Class 7 Bond Bubble WSJ 8-28-2011

Class 7 Bond Bubble WSJ 8-28-2011 - reprieve for bond...

Info iconThis preview shows page 1. Sign up to view the full content.

View Full Document Right Arrow Icon
Beware of the Bond-Market Bubble. Again. WSJ Edited by Cristina Lourosa-Ricardo, 8-28-2011 Spooked by stocks and unfazed by the recent downgrade of U.S. debt, investors have turned to Treasurys as a safe haven. But are their moves inflating the risks in the broader bond market? The latest Treasury rally has done little to quiet year-long concerns that bonds are in a bubble. Two weeks ago, investors flocked to government bonds, pushing yields on the 10-year Treasury below 2% for the first time in at least 50 years. That's also down from the 2.6% yield pre- downgrade, and below the 2.8% threshold first hit last October, when many took the view that the bond market was headed for a pop. Now bond bears say the latest rally is setting up the bond market for an even bigger crash once interest rates start to rise. To some, this may sound one more false alarm. The warnings have remained the same for months, and the bond market still hasn't collapsed. And the Federal Reserve's recent announcement that it plans to keep rates low for another two years seems to signal another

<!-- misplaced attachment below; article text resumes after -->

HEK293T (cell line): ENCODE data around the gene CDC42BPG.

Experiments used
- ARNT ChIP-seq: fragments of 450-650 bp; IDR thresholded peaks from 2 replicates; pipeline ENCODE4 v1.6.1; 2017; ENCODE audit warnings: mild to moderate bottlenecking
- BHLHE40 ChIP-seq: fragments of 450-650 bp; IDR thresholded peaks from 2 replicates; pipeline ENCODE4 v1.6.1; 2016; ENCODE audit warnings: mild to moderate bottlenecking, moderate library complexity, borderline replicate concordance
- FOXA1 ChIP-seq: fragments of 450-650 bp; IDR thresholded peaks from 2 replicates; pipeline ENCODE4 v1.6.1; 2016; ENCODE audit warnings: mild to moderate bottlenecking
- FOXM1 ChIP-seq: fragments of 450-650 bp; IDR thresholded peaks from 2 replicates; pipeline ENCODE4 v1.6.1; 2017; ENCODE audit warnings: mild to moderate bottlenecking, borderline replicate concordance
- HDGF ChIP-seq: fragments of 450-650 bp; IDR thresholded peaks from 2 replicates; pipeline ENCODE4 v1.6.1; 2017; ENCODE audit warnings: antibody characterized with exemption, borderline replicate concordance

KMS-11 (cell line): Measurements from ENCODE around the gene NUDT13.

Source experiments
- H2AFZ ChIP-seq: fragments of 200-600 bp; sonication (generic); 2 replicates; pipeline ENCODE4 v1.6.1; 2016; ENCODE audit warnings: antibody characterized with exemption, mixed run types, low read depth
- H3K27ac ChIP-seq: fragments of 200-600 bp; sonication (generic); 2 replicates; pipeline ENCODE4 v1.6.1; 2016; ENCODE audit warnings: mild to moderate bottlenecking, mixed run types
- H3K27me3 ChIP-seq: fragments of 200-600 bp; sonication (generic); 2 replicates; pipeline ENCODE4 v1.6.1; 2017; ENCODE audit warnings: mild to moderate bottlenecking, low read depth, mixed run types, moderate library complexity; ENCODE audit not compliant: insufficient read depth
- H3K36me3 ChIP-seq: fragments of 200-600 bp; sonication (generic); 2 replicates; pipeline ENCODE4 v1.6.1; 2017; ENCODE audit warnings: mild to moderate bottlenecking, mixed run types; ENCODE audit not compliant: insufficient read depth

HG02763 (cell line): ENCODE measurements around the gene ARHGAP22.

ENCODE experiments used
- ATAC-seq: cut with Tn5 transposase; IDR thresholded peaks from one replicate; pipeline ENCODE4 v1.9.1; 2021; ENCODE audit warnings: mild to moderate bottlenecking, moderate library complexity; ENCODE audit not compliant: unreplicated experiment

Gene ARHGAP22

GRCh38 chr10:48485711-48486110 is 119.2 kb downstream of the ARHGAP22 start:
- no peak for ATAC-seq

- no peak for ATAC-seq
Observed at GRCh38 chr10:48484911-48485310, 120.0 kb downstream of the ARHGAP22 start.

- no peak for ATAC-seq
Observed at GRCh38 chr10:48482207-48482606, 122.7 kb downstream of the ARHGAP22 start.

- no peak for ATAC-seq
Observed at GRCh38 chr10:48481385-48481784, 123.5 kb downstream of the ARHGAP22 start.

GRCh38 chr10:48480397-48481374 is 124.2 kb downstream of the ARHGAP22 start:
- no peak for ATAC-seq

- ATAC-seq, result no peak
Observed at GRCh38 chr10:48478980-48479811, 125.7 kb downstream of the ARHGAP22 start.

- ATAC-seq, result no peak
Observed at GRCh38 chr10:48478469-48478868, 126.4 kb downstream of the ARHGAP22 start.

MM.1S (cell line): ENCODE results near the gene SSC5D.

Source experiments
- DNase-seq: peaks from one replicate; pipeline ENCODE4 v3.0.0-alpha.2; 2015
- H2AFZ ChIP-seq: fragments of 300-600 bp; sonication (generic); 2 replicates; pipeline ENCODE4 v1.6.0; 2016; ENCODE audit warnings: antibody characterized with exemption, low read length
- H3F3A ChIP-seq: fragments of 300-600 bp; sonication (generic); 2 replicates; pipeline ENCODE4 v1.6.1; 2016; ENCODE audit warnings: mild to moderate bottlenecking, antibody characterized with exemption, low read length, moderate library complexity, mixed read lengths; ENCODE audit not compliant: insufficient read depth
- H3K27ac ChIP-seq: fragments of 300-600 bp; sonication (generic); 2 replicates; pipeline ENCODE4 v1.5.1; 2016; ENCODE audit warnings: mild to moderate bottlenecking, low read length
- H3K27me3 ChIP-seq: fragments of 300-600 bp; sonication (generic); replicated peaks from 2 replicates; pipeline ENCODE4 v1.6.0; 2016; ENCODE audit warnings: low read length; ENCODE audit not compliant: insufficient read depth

Background image of page 1
This is the end of the preview. Sign up to access the rest of the document.

Unformatted text preview: reprieve for bond investors. But even if rates stay low, counter the bond bears, the bubble is getting bigger -- and more dangerous. Most bonds are priced relative to Treasurys, so if the rates on Treasurys are too low, then so are the rates on everything else. If and when Treasury yields start moving upward, the losses will have a ripple effect, says Elaine Stokes, co-manager of the $21 billion Loomis Sayles Bond fund. For bond investors, the damage could come in two waves: in the near term if rates rise to reflect positive economic growth, and again in the longer term as interest rates climb again. If rates rise, bond holders could be forced to sell their bonds for less than what they paid (or at least less than what they are worth today). Longer-dated bonds are the most vulnerable, because the longer an investor has to wait for his bond to mature, the greater the chance that an increase in rates could diminish the value of that bond....
View Full Document

This note was uploaded on 02/22/2012 for the course MANEC 453 taught by Professor Jerrynelson during the Winter '10 term at BYU.

Ask a homework question - tutors are online